Breasts and Eggs and Other Things:

The impact of social media on recovery

It is 9:45pm on a Thursday evening, and I sit here in my bed, restlessly flipping through my various social media accounts for the most recent updates on the ongoing election. I am hooked. Like a true millennial, I have my laptop set up in front of me, my iPhone off to my left, and my iPad on my right. Somewhere in the background, “Friends” is streaming on my TV, muted with subtitles, and sounds of Nadine Shah play softly from my phone, which has now found its way into my lap for easier access.

In the midst of a pivotal election and an unprecedented pandemic, this has become the new normal; technology and social media have infiltrated every aspect of our daily lives. I visit with family over Facetime, see my therapist over Zoom, and spend my evenings after work glued to the various screens found within my quaint New York City studio apartment. This, of course, comes with its numerous downfalls: lack of interpersonal connection, increased isolation, and a persistent headache that seems to live at the center of my forehead.

Over the past year, I have found myself in a rather strange position. Besides the obvious challenges posed by the pandemic and election and the general shittiness of 2020, I am simultaneously attempting to navigate the recovery process after a tough battle with Anorexia and ongoing PTSD…all the while working as a social worker in a prominent New York City hospital during COVID. Despite the many, MANY obvious challenges over the past few months, I have slowly, but steadily, begun reassembling the life that I once knew. Largely, this is because of the impact of technology and social media.

Early on in my eating disorder treatment, about 4 months prior to the onset of COVID, I discovered a small little show called “Outlander.” My experience with Outlander became a parallel journey with my eating disorder treatment. Each evening after program, I would turn on an episode (or 5) of Outlander while I prepared, or rather attempted to prepare, dinner. As I progressed through the episodes of Outlander, I simultaneously progressed through my eating disorder recovery. Watching Outlander became my “safety signal” as my treatment team would tell me; I used it as a comfort to push me through challenging meals and to motivate me in my fight against my eating disorder. I spent every meal outside of program immersed in this fantastical world. As the characters themselves grew and developed throughout the series, I slowly began letting go of the pieces of my eating disorder that trapped me and terrified me to my very core.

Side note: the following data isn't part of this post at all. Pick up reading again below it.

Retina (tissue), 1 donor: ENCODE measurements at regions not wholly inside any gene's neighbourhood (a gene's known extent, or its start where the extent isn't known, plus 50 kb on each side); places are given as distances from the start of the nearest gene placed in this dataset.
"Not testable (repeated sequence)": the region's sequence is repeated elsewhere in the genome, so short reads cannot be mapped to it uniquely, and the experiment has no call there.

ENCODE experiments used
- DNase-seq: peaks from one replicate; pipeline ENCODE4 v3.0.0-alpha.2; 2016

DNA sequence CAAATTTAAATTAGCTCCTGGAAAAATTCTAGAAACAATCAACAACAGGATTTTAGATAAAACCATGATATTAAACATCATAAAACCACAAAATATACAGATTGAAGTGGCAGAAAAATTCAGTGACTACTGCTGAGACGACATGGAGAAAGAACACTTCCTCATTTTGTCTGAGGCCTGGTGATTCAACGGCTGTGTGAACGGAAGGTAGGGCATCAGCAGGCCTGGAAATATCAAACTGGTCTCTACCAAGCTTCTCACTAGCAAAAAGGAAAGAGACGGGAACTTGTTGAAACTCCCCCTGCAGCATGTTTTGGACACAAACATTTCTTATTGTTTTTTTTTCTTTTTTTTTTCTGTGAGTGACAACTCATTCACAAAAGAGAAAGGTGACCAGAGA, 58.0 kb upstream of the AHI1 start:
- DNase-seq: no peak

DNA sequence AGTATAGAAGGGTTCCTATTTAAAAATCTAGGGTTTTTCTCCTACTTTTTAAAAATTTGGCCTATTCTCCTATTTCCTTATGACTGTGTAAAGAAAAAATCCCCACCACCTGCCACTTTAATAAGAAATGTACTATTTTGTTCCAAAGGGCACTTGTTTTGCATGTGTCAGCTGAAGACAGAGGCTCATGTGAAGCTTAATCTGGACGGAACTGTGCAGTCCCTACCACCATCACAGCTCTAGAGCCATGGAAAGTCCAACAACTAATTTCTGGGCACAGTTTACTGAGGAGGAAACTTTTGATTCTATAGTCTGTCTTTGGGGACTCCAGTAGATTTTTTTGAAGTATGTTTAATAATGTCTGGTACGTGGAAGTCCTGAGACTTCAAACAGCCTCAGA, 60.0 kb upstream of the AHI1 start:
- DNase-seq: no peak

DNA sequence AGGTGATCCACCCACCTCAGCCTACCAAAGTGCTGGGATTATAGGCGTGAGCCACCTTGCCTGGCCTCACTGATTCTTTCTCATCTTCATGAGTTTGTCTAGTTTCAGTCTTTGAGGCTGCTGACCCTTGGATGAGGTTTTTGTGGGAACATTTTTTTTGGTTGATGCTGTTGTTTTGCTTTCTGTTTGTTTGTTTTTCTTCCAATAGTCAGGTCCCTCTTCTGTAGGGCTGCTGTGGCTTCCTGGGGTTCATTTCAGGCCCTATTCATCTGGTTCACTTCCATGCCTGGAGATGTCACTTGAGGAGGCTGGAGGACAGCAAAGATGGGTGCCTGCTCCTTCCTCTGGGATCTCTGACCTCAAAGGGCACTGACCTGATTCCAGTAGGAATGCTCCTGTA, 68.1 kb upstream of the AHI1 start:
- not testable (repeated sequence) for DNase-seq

Similarly, it was around this time that I began to find myself more captivated with social media, specifically within the Outlander culture. Through technology and social media, I gained direct access to the show’s stars who had been traveling with me on my recovery journey from the other side of the TV screen. For me, this was the moment when my life metaphorically shifted. Early on in the recovery process, I was in therapy 4 times a week, was prescribed roughly a dozen medications, and was quite honestly, miserable. Placed in “alcohol time out” by my treatment team, I could no longer numb this sense of misery with the bottle of wine or the other adult beverages that I craved. Instead, I turned to Caitriona Balfe and the community of individuals she brought together.

Caitriona, Outlander’s leading lady, is the kind of woman other women (and probably some men) aspire to be. Aside from her undeniable and incomparable talent and beauty, Caitriona is generous, compassionate, wise, down-to-earth, and fierce. She is a true advocate, speaking in support of causes she is passionate about and empowering those around her to do the same. In any setting, Caitriona radiates love and kindness. Her infectious laugh, playful sense of humor, and wit evoke a sense of comfort and belonging from anyone she interacts with, whether in-person or online.

To no surprise, Caitriona’s warm and personable demeanor created a supportive community of women and men around the world who share in a love and respect for her. From this community, dozens of fundraisers were developed, friendships were forged, a book club was created, and a literal forest was planted in honor of her 41st birthday. Though her impact around the world has been expansive, her social media presence during my recovery process has been immeasurable.